The Odd Couple: Does the Department of Labor and Subway Compliance Agreement Necessarily Mean Increased Joint Liability For Subway?
- Written by Jacquelyn E. Larson
On July 26, 2016, Subway, known for its franchise of sandwich restaurant chains, entered into an agreement with the Department of Labor’s (“DOL”) Wage and Hour Division (“WHD”), with the hope that the Agreement will result in an increase in wage compliance at Subway franchises. The DOL anticipates that this Agreement will signal a new dedication to address significant wage compliance problems by cooperating directly with the employer. Employers, on the other hand, are holding their breath, waiting to see if such an Agreement will result in increased liability under the National Labor Relations Board’s (“NLRB”) joint liability standard.
The Agreement essentially only commits Subway, which the DOL states is the world’s largest franchisor, to compliance under the Fair Labor Standards Act (“FLSA”) laws that all employers are already bound to follow: laws including overtime and minimum wage requirements. The Agreement also provides that the WHD will provide compliance training materials; that Subway will share with the WHD its annual disclosures; and that both will meet quarterly to discuss compliance and ways to improve compliance, including using technology to improve aspects of payroll. Subway also agreed to “emphasize consequences” for non-compliance with its franchisees, and stated that it may “exercise its business judgment” in deciding how to address non-compliant franchisees.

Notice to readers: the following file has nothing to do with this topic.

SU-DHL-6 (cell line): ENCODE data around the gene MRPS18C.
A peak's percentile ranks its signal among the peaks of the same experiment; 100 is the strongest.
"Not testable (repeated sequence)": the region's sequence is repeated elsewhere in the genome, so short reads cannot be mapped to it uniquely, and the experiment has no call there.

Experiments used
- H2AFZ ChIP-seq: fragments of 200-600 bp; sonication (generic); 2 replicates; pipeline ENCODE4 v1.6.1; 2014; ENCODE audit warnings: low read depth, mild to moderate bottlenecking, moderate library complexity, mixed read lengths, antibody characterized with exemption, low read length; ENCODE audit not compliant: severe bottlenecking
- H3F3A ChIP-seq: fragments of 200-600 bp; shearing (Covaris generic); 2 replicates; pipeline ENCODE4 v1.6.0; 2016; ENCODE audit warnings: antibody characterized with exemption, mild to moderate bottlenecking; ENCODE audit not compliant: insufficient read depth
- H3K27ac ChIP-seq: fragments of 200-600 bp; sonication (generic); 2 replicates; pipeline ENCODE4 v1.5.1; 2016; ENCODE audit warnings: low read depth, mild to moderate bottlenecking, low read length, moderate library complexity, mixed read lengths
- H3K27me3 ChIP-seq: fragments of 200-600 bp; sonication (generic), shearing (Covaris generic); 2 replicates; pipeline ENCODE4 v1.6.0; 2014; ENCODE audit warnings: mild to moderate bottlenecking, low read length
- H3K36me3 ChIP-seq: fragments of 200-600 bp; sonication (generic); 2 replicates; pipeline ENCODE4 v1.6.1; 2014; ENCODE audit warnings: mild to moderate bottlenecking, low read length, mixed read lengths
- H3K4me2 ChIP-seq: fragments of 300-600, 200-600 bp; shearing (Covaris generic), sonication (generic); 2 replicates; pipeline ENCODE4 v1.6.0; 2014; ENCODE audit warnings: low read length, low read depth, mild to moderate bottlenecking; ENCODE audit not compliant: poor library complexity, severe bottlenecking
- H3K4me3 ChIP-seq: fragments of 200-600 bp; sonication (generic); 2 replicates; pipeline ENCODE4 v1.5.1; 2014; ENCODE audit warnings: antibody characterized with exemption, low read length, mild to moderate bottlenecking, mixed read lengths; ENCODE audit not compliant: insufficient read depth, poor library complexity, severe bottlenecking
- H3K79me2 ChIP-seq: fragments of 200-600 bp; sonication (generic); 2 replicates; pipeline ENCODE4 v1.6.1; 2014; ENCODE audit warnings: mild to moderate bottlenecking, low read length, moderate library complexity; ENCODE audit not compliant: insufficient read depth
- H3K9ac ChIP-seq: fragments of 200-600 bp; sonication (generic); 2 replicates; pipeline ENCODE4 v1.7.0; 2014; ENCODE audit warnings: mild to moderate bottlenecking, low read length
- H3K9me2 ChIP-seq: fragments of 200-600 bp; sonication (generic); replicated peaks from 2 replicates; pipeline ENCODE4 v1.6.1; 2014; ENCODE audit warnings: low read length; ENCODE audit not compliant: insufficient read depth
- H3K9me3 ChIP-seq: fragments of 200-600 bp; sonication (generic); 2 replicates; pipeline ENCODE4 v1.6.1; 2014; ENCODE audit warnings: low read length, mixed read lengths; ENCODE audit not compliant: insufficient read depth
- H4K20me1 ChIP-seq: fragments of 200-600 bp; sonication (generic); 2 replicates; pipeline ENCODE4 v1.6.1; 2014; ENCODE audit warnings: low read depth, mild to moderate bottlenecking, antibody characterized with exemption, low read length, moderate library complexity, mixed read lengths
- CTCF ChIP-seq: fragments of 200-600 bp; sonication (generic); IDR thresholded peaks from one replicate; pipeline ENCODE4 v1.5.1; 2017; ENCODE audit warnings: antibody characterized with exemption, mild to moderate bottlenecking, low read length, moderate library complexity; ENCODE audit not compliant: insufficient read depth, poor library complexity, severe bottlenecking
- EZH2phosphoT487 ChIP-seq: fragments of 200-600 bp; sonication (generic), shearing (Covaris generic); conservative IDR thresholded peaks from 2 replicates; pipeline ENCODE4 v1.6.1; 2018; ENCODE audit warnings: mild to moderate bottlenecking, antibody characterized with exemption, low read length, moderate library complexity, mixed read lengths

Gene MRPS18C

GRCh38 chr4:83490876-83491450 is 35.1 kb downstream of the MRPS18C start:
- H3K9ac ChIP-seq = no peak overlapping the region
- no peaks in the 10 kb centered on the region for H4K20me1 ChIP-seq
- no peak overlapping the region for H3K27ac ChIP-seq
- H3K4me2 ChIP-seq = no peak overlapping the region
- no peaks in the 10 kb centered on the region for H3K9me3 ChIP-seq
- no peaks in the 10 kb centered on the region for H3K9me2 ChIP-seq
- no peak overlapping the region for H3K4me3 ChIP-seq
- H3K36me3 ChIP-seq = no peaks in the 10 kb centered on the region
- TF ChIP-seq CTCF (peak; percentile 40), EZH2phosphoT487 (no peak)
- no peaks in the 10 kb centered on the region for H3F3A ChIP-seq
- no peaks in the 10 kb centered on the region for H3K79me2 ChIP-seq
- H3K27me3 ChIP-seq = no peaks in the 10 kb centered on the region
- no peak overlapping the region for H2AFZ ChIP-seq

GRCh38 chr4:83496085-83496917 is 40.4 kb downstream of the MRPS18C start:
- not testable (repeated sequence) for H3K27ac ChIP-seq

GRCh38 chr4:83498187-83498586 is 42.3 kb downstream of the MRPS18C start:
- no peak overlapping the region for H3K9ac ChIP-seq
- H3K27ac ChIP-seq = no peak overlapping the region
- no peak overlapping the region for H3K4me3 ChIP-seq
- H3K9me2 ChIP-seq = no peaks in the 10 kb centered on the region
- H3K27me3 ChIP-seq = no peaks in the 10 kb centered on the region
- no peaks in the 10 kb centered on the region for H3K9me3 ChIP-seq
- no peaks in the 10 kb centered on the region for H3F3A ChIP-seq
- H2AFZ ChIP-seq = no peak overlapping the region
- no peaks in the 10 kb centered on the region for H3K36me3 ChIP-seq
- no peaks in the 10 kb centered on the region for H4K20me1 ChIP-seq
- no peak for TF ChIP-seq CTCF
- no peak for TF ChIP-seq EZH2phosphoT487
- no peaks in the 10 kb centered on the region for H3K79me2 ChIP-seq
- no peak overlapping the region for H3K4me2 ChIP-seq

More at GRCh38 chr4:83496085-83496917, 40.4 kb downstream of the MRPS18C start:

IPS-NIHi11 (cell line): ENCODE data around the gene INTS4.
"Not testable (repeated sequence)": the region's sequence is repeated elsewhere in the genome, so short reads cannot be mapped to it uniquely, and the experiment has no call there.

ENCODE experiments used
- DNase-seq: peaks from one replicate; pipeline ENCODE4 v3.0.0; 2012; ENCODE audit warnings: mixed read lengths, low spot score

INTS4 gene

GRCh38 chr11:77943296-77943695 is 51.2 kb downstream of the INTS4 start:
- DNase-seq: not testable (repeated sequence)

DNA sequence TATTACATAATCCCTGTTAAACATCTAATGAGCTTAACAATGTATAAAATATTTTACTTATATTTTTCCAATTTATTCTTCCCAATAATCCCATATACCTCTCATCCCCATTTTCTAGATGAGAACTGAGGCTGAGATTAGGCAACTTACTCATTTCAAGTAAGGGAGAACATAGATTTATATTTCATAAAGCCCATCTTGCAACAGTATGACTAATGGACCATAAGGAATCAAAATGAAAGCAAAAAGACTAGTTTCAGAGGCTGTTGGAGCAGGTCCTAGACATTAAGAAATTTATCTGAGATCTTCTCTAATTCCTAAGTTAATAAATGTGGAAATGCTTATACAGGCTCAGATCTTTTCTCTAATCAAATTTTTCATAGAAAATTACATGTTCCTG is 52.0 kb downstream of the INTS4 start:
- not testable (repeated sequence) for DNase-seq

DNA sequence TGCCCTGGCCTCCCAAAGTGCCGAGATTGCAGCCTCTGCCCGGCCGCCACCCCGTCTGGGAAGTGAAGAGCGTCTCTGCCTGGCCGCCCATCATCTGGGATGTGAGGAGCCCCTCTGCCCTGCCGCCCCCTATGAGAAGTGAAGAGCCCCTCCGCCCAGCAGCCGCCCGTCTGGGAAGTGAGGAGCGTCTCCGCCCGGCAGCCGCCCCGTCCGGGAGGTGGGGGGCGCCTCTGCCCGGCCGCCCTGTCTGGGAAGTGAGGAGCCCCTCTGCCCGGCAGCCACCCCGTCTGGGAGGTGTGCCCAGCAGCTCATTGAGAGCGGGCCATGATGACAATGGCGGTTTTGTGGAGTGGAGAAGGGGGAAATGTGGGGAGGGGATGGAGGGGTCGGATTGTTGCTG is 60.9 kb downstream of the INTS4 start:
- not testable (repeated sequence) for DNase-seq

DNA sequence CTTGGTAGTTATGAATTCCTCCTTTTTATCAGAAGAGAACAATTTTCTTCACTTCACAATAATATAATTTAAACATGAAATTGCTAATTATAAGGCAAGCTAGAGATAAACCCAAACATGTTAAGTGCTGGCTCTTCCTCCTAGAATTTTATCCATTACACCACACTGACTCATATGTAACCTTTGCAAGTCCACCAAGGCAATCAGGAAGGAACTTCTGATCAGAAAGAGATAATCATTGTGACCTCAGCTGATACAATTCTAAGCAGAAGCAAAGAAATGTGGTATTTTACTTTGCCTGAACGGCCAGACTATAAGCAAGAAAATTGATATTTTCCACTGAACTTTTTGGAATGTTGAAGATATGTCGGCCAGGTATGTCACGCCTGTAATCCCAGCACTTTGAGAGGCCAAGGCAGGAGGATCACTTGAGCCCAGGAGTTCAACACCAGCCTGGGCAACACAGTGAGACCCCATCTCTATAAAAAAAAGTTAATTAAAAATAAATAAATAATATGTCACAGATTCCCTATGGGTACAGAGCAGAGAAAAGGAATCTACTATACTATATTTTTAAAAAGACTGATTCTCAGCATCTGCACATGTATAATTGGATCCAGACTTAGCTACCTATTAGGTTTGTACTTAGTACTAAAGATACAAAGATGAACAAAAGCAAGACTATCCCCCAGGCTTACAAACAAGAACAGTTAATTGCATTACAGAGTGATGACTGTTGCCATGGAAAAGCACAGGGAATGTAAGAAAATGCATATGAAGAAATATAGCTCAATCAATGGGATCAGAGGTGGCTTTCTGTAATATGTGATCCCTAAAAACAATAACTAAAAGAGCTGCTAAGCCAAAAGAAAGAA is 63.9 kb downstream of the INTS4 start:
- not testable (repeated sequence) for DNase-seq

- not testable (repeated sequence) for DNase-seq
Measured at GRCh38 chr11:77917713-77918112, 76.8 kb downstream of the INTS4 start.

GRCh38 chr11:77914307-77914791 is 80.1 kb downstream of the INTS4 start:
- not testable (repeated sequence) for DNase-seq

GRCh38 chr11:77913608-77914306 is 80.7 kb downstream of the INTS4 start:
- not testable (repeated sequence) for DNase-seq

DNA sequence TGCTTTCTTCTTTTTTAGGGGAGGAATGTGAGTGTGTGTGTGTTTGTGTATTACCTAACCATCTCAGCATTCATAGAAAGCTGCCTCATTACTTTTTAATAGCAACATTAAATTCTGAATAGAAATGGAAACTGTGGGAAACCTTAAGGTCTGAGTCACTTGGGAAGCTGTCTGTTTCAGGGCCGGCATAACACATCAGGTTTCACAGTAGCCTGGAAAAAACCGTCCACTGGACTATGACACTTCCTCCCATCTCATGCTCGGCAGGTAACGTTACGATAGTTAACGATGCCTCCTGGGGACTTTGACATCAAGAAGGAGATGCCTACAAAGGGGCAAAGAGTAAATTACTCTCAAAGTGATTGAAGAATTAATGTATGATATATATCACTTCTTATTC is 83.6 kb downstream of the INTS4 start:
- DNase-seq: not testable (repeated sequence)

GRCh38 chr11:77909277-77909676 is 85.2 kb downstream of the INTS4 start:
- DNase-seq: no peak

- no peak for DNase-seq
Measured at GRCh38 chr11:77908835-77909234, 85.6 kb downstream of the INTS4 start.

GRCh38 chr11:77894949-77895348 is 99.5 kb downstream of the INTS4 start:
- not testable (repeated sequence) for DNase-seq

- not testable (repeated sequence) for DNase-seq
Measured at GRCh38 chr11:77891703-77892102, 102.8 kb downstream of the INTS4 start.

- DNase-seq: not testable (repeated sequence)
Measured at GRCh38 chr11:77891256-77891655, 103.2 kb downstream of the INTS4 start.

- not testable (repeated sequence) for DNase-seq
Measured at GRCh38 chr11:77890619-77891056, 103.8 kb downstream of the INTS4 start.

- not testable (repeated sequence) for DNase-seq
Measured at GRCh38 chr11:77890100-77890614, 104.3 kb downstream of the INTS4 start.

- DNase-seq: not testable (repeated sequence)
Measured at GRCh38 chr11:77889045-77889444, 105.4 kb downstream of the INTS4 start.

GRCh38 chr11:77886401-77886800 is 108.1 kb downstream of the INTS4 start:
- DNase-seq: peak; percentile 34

- Written by Rebecca Hause-Schultz
In a blow to employers, on August 22, 2016 in Morris v. Ernst & Young, the Ninth Circuit held that class action waivers are unenforceable in California. Deferring to the opinion given by the National Labor Relations Board (“NLRB”), the Court said that since the National Labor Relations Act (“the Act”) gives employees the right to seek to improve working conditions by initiating a lawsuit or some other type of action against their employer, and also provides that employees may act together or “in concert” for the purpose of collective bargaining or other mutual aid or protection, class action waivers are not enforceable.